Purification of a tagged protein may seem like a pretty routine task. You express your protein of interest, lyse the cells, put the lysate through the resin, elute, and your freshly purified protein is ready for the world. Unfortunately though, this process can have issues that may leave a researcher banging their head against a wall.
Maybe your protein of interest just washed through the column without binding, or came off in one of the wash steps. Maybe there wasn’t as much in the final elution as you had hoped or the final concentration is too low to easily work with.
There are a lot of things that can cause issues for your purification, and this post will go over some of the most common causes and some of the best troubleshooting solutions.
1. No protein is present in the eluate
You went all the way through your purification, and there's no protein in your final eluate. Don't panic! This problem can occur for a few reasons.
The first reason could be that your protein of interest isn’t correctly expressing the affinity tag. To check for this, you should have your DNA construct sequenced from the promoter through the affinity tag to make sure there were no cloning errors (especially if a portion of the insert came from a PCR fragment) and that the protein coding region is in frame.
By making sure the sequence is verified, you can be sure there aren’t any internal translation start sites to interfere with your N-terminal tag, or any premature stop codons affecting your C-terminal tag.
The second reason may be that you’re not adding a sufficient amount of protein to your affinity resin. A good way to check your protein's expression level before purification is to run a fraction of your crude lysate on an SDS-PAGE gel, blot to a membrane, and perform a western analysis with a primary antibody targeting your affinity tag.
There are many antibodies to a wide variety of tags commercially available, and this is a good way to determine expression level of a construct. Along with showing that your protein of interest is being expressed, it can also show if your protein is being degraded during cell lysis.
The gel and western blot can also help optimize your induction conditions (i.e. differences between potential hosts, what concentration of inducer, how long to induce, at what temperature, etc).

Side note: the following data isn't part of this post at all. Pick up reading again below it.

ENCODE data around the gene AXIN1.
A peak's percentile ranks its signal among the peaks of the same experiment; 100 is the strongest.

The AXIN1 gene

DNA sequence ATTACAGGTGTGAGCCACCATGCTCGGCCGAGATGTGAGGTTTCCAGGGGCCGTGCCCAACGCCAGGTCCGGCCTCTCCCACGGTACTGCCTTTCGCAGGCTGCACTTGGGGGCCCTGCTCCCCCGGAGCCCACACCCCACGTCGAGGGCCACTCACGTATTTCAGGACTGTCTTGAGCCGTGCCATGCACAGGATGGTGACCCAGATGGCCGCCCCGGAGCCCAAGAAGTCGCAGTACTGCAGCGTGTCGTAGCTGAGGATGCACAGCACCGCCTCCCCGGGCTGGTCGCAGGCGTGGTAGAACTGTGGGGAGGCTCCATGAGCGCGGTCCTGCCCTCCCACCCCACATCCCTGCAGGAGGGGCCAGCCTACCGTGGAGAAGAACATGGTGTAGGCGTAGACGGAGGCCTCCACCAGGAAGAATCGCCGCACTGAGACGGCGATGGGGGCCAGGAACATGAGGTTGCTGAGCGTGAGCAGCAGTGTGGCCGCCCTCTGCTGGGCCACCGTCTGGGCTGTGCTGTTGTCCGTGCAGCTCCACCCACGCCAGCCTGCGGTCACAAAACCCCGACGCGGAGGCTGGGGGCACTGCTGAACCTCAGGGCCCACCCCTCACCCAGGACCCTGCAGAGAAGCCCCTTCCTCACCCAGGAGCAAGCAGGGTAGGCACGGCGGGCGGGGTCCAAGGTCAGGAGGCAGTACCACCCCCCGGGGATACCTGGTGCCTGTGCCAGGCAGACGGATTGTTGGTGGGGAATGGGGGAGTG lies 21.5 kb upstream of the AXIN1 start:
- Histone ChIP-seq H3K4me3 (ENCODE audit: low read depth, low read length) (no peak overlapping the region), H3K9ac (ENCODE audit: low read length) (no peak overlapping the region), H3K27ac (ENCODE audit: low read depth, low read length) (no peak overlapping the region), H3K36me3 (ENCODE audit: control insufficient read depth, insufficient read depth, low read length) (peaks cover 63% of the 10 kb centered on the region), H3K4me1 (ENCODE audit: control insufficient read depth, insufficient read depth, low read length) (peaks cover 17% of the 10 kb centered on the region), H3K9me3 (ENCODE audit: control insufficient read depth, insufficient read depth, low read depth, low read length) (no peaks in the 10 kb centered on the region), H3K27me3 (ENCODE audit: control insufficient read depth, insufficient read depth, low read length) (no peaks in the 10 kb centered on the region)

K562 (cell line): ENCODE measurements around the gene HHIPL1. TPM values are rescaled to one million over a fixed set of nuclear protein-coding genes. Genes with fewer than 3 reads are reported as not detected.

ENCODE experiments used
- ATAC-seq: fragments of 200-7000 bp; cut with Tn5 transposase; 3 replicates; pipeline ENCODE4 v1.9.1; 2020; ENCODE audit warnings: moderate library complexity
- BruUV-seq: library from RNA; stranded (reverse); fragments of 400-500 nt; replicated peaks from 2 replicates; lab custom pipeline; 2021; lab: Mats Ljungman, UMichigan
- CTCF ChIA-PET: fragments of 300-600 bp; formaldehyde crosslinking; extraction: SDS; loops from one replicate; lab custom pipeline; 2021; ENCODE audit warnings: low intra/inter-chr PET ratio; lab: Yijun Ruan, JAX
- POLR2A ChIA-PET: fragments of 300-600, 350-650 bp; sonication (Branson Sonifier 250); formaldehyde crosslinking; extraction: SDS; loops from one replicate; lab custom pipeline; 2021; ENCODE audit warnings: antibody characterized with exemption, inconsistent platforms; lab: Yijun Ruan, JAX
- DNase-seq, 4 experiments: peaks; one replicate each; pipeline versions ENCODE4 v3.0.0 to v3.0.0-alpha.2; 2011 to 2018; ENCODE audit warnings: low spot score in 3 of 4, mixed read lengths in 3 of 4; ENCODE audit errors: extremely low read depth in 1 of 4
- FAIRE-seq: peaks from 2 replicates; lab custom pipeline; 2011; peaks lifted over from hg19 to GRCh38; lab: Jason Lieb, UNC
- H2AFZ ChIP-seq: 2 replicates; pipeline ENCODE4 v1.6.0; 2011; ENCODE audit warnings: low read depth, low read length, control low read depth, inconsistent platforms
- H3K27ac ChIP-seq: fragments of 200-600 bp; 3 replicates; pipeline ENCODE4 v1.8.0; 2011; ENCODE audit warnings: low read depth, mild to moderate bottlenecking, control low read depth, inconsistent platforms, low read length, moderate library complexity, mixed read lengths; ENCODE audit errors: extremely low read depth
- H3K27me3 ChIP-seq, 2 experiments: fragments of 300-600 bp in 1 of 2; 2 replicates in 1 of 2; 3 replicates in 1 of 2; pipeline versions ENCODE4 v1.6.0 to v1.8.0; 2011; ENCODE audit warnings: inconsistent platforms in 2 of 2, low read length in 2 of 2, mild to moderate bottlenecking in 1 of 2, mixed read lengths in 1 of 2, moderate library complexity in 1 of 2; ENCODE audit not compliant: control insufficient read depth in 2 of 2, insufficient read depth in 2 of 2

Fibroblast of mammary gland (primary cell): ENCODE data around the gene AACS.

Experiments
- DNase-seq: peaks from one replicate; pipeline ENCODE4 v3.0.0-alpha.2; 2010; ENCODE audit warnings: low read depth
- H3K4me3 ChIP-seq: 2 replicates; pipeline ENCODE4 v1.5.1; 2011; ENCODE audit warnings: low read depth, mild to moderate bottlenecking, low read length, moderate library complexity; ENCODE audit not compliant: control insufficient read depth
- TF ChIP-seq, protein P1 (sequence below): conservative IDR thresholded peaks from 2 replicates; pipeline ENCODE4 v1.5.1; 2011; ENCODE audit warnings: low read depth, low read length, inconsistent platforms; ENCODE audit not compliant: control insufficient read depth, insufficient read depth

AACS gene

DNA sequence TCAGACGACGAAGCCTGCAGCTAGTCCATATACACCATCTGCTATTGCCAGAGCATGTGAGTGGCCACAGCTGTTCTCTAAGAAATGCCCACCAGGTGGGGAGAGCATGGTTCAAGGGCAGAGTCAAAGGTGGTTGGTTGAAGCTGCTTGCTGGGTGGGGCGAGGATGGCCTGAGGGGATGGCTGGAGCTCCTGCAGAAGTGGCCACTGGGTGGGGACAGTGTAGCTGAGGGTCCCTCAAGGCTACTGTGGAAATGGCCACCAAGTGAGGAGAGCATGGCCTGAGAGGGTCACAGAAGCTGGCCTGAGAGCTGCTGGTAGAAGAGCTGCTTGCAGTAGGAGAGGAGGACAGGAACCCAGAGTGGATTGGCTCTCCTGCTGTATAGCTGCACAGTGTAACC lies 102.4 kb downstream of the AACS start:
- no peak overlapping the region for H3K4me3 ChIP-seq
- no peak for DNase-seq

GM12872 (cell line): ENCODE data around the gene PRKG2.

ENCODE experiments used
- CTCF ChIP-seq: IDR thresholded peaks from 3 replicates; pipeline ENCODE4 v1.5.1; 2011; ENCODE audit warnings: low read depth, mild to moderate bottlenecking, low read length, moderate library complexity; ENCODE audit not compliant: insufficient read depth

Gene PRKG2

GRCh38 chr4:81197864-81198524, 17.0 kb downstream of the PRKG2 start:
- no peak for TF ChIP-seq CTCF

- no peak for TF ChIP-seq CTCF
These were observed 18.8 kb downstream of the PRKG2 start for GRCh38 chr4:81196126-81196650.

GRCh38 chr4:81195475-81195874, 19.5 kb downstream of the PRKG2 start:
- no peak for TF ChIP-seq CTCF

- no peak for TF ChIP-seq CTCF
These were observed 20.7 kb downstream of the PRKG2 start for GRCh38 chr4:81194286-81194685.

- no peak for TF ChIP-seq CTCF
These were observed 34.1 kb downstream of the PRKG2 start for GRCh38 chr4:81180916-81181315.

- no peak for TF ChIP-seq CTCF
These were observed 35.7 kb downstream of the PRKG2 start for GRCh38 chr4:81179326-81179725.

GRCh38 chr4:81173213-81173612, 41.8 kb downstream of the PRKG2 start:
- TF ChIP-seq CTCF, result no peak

By being able to compare end protein levels before attempting purification, you can make sure that you’re starting off with a large volume of target protein, which you can use to better match your resins capacity. Once you know that your construct is correct and your protein is expressing correctly, you can move on to optimizing the binding and washing conditions.
2. Potential issues with binding and washing
The washing procedure can be a two way street. If your washing conditions are too stringent, you run the risk of removing your protein off the bead before elution.
If they aren’t stringent enough, you risk contaminating your purified protein with other cell proteins that weakly bind to the resin.
If your protein of interest is being removed from the resin during one of the wash steps, this indicates that either the protein isn’t binding as well to the beads as it should be, or that your wash conditions are too stringent.
A possible cause of poor binding could be that your affinity tag isn’t accessible, and therefore isn’t binding to the resin well. If this is the case, you may need to run your purification under denaturing conditions to make sure the tag is fully exposed.
If your wash conditions are too stringent you may need to lower the buffer concentration and check the pH of the buffer.
If your wash conditions aren't stringent enough, you may need to run a buffer gradient to determine which concentration and pH gives you optimal performance.
3. Final elution issues
If after you’ve made sure that your protein is being properly expressed, and the wash conditions are just right, it’s time to elute. Hopefully this step will go pretty smoothly, but you could face the same issues as the washing step.
If your elution conditions are too mild, you risk leaving a significant amount of protein on the beads, but if the conditions are too harsh you may have to take extra steps to remove any contaminants that may also be eluted.
You can try different pH’s and concentrations of your elution buffer to try and alleviate these issue with a single purification. Just make sure any elution buffer you use will be compatible with your downstream applications, although there are always techniques to help clean up your eluted protein and get it ready for its next step.
If however, you’re still getting a large quantity of additional cellular protein purifying with your protein of interest, you may want to consider an additional purification step with a fresh resin. This will hopefully give you the purest final product, with only some loss of total protein.
Hopefully this information will set you on the right path in your protein research, and if you still have any questions there are a lot of really good resources both online and in print. Here at GoldBio, we want to make sure you are getting the most of out of the products you get from us, so please contact our technical support staff with any questions or issues.